That is far higher than the comparable figure for comprehensive plans. Because of Affordable Care Act regulations, only 20 percent of the money charged for premiums can go to overhead and profit. The rest is supposed to pay for medical services (or for efforts to improve the quality of those services).
The Health Care Law Will Survive, But It Will Be Weaker
Even alongside the other changes, this latest regulatory move isn’t tantamount to destroying the Affordable Care Act, although Trump has frequently suggested as much.
HealthCare.gov and state-run marketplaces, like Covered California, will continue to exist and offer coverage to people who want to buy comprehensive coverage. In addition, plenty of insurers will continue selling comprehensive coverage directly to consumers, as they do now, either directly or through private websites and individual brokers.
These plans will remain subject to the Affordable Care Act’s rules. They will not only provide the surest protection for medical bills; for many, they will remain the cheapest option, as well. That’s especially true for people who qualify for tax credits that the Affordable Care Act put in place.
But those tax credits vary by annual income, phasing out completely at four times the poverty line, which works out to about $49,000 for an individual and $100,000 for a family of four. And as insurers selling comprehensive policies lose healthier customers to the short-term and association plans, they will have to raise premiums in response. The people who don’t qualify for subsidies will have to pay those premiums in full.
Many consumers will buy these plans thinking they are getting a great deal. But ... these plans cover very little. Sabrina Corlette, Georgetown Center for Health Insurance Reforms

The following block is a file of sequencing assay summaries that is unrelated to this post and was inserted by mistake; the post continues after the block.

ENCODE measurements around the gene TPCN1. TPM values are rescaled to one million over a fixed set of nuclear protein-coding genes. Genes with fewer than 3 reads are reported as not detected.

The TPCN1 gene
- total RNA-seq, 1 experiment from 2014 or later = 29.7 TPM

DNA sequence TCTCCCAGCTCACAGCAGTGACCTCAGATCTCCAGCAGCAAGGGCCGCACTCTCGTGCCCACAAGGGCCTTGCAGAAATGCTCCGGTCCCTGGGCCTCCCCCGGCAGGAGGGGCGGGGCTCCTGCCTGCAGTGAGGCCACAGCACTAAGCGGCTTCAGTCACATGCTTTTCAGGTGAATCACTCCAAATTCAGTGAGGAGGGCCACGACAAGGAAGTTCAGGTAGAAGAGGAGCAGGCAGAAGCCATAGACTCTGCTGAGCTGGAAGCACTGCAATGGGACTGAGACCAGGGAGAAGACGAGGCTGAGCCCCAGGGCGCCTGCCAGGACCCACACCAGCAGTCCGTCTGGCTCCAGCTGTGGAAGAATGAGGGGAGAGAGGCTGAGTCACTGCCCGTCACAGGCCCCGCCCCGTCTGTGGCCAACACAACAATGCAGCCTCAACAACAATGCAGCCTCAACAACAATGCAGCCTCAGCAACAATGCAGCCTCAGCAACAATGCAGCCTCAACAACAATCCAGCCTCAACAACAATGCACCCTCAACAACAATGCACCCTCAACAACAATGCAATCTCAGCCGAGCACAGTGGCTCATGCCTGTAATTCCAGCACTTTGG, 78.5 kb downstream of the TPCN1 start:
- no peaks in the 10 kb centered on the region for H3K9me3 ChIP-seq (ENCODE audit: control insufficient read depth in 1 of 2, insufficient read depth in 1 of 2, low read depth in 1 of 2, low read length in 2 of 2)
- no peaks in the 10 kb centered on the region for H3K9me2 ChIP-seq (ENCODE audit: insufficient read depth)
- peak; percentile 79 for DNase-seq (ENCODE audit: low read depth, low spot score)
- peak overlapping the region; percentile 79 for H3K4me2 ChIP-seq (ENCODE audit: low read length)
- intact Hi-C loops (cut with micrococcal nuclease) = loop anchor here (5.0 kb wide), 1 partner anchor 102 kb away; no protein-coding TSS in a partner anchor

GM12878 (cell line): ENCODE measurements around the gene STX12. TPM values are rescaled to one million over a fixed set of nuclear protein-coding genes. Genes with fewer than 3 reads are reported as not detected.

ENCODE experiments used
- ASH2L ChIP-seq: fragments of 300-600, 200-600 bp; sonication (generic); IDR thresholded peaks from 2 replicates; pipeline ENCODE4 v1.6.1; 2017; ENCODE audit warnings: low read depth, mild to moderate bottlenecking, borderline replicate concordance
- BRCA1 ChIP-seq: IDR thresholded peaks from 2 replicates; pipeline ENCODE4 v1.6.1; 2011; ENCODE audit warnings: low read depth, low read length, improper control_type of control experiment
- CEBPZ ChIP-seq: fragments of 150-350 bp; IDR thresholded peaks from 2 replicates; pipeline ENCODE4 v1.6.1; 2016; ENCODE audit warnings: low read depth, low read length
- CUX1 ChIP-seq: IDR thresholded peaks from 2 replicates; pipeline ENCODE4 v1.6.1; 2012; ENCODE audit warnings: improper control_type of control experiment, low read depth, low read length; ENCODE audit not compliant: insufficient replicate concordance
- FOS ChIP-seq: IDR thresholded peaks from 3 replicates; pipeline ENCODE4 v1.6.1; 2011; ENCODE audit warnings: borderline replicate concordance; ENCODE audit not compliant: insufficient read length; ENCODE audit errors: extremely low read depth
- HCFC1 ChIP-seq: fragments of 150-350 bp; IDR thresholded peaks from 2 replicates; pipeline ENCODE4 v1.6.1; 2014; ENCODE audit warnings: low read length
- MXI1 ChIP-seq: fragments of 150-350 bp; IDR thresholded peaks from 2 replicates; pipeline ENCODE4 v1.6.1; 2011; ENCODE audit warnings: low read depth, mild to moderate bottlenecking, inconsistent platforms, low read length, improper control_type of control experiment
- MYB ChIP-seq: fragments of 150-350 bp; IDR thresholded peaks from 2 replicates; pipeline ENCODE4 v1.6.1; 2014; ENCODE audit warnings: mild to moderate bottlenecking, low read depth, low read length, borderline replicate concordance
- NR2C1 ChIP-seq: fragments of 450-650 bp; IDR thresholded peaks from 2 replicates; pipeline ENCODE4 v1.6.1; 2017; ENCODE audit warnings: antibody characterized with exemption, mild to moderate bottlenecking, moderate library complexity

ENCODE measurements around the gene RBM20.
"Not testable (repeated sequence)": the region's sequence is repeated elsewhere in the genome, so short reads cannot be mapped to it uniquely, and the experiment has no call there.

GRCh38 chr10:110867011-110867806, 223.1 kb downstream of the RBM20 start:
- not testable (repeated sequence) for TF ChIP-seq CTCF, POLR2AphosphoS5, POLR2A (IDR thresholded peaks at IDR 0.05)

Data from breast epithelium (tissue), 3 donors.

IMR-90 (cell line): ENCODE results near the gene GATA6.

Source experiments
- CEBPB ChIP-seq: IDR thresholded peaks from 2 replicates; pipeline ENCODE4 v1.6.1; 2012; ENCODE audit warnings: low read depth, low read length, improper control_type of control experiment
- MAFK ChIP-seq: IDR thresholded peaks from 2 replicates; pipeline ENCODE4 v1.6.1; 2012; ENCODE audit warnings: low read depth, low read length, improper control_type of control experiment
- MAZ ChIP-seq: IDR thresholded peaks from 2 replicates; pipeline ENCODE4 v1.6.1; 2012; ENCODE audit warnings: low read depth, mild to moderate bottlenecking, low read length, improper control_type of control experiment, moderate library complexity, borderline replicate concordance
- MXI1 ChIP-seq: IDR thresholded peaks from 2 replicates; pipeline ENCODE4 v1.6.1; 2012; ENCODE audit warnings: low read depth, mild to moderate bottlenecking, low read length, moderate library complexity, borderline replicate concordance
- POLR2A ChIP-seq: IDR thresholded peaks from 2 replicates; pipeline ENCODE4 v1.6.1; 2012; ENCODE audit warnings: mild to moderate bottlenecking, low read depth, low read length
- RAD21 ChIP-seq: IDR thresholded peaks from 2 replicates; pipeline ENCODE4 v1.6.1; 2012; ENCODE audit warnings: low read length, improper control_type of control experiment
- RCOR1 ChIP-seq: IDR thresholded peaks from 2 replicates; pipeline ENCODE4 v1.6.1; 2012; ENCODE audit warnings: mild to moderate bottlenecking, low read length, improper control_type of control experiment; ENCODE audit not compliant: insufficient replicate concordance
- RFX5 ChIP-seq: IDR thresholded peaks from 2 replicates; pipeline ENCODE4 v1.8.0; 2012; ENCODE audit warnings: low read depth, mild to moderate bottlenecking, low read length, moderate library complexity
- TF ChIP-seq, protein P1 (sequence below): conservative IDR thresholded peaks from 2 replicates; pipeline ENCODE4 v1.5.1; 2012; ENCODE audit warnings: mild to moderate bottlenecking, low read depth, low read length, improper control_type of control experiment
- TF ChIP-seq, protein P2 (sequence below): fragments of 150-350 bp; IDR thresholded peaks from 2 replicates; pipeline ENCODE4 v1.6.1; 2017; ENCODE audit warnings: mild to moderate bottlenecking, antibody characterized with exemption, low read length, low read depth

Exactly how this will all play out is difficult to know, as the regulatory changes are likely to affect individuals in widely varying ways.
Some people who today don’t buy comprehensive coverage because it’s already too expensive will purchase short-term or association plans ― and gain at least some financial protection from medical bills. At the same time, some people who have comprehensive coverage today are likely to see their premiums rise and will have to drop it.
One possibility is that insurers will start to offer short-term plans with benefits that, though still not up to Affordable Care Act requirements, are generous enough to attract a larger market share. Insurers could also find ways of keeping healthy customers but shedding unhealthy ones, even while promising renewability.
Insurers spent decades perfecting those techniques, and now they will have a chance to use them again, at least for one segment of the market. “If you can’t repeal the ACA and change its insurance rules, this is the next best thing ― creating a parallel market that looks like the old one did,” Larry Levitt, senior vice president of the Henry J. Kaiser Family Foundation, said Tuesday, before seeing the final rule.